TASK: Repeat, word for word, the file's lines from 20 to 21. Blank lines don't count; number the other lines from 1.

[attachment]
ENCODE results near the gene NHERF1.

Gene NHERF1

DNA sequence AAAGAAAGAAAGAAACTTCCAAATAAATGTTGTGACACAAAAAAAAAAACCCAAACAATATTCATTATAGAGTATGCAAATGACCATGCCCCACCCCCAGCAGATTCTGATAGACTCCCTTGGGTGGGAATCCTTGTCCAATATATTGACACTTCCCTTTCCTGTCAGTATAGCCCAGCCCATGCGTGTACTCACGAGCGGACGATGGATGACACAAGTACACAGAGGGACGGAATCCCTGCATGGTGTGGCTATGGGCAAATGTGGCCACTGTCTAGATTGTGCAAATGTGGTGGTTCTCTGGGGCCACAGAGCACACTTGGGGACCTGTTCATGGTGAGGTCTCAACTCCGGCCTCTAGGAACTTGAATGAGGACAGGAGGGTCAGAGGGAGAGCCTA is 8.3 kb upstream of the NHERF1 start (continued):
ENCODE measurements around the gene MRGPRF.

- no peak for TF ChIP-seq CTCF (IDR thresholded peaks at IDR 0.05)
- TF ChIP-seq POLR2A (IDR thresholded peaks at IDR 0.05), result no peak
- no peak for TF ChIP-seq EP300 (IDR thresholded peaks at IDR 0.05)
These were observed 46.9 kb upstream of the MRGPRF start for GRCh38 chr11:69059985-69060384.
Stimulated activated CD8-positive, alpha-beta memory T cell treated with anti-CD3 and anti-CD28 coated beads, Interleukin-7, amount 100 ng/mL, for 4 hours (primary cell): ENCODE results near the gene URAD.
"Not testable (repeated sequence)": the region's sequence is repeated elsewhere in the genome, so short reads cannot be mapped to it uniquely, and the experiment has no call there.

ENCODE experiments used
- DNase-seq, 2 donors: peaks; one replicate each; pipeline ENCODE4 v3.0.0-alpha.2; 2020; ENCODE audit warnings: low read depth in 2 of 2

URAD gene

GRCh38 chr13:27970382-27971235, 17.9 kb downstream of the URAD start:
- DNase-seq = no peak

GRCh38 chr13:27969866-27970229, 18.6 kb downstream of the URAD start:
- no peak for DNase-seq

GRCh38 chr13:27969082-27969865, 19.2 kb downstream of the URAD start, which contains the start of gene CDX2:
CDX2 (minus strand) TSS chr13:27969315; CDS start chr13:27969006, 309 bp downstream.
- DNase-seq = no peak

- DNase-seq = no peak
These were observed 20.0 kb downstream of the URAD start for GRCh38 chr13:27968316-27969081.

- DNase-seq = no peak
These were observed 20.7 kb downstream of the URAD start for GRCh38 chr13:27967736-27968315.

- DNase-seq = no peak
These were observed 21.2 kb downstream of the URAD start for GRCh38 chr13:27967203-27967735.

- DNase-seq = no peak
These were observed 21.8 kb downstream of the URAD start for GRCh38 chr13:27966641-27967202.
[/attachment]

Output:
- DNase-seq = no peak

- DNase-seq = no peak